Comics Should Be Good Top 50 Countdown! - #25

Here's #25! Click here for the master list!


Captain America #25

The concept of the twenty-fifth issue of a comic being special is a relatively recent one, and the decade in which this idea particularly flourished, the 1990s, was not exactly a great time for big comic book issues (with notable exceptions, of course).

Surprisingly, though, the most notable twenty-fifth issue that I can think of happened in the current decade, with last year's Captain America #25, which featured the death of Steve Rogers, the original Captain America.

What is particularly unique about this comic, outside of the excellent artwork of Steve Epting and the strong story by writer Ed Brubaker, is the fact that this issue, the death of one of the biggest characters in all of comics, is part ONE of a storyline!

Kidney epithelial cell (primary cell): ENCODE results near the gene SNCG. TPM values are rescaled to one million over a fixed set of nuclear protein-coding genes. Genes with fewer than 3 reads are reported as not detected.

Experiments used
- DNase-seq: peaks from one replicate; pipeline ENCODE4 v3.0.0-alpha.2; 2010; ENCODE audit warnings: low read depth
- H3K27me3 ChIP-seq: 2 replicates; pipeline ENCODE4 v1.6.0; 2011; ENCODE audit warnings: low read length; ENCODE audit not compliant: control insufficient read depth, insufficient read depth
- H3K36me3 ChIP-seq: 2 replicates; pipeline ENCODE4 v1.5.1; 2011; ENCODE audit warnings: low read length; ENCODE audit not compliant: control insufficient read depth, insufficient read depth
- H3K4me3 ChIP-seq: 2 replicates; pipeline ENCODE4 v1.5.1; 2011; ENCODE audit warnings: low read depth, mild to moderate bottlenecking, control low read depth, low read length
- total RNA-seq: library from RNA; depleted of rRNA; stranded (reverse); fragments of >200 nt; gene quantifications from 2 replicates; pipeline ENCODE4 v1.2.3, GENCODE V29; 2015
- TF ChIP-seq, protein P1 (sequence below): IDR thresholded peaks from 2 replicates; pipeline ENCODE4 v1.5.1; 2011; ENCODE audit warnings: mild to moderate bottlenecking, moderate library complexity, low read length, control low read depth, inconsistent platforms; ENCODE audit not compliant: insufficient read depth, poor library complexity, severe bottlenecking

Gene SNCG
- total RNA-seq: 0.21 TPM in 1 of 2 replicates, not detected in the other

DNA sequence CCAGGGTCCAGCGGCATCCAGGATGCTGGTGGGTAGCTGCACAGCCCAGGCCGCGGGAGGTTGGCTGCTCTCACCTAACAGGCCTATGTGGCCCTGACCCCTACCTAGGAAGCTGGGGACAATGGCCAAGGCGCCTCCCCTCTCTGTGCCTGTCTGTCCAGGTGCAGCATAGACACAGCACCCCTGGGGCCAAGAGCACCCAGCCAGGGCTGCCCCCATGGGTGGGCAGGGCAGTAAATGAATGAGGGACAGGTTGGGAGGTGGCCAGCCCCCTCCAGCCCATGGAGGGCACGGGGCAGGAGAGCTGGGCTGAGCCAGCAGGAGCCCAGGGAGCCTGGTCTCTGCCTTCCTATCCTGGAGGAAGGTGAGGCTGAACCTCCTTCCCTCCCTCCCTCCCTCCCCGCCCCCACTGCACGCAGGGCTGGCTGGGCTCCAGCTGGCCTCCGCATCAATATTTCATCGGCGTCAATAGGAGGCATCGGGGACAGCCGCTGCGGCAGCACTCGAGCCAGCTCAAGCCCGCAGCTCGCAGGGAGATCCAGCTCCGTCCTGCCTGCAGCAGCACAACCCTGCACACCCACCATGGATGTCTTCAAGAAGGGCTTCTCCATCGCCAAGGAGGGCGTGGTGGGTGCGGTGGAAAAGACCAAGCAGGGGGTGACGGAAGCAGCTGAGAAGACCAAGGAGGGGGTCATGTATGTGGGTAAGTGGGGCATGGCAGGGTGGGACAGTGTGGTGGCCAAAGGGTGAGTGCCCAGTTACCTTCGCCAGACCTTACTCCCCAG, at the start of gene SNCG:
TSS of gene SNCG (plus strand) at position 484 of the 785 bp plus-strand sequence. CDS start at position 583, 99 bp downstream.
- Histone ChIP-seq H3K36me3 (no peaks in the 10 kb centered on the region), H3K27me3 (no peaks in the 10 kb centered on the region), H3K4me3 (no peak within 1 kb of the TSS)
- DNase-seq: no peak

That alone let you know this death was not your usual attention-getting case of a character being killed.

The media attention of this issue was quite impressive, a lot more, I think, than anyone expected, as how could Captain America's death be considered that big of a deal when Superman was killed 15 years earlier? However, people apparently DID care, and that whole minor stuff about the Vice President was considered small news compared to the death of Steve Rogers!

It did not hurt that the comic was, in many ways, the finale to Civil War, one of the biggest superhero crossovers ever.

Other notable 25th issues include X-Men #25, where Wolverine loses his adamantium skeleton, Whiz Comics #25, where Captain Marvel Jr. first appeared, Animal Man #25, the penultimate issue of Grant Morrison's tenure on the book, Saga of the Swamp Thing #25, the "first" appearance of John Constantine, Fantastic Four #25, with a notable Hulk/Thing fight by Kirby (when I asked some people, two people recommended FF #25 as their choice) and I'm sure a few other notable ones I'm missing (unlike those issues I'm intentionally missing, like Quasar #25, where Quasar gets a new costume, that lasted until his death!).

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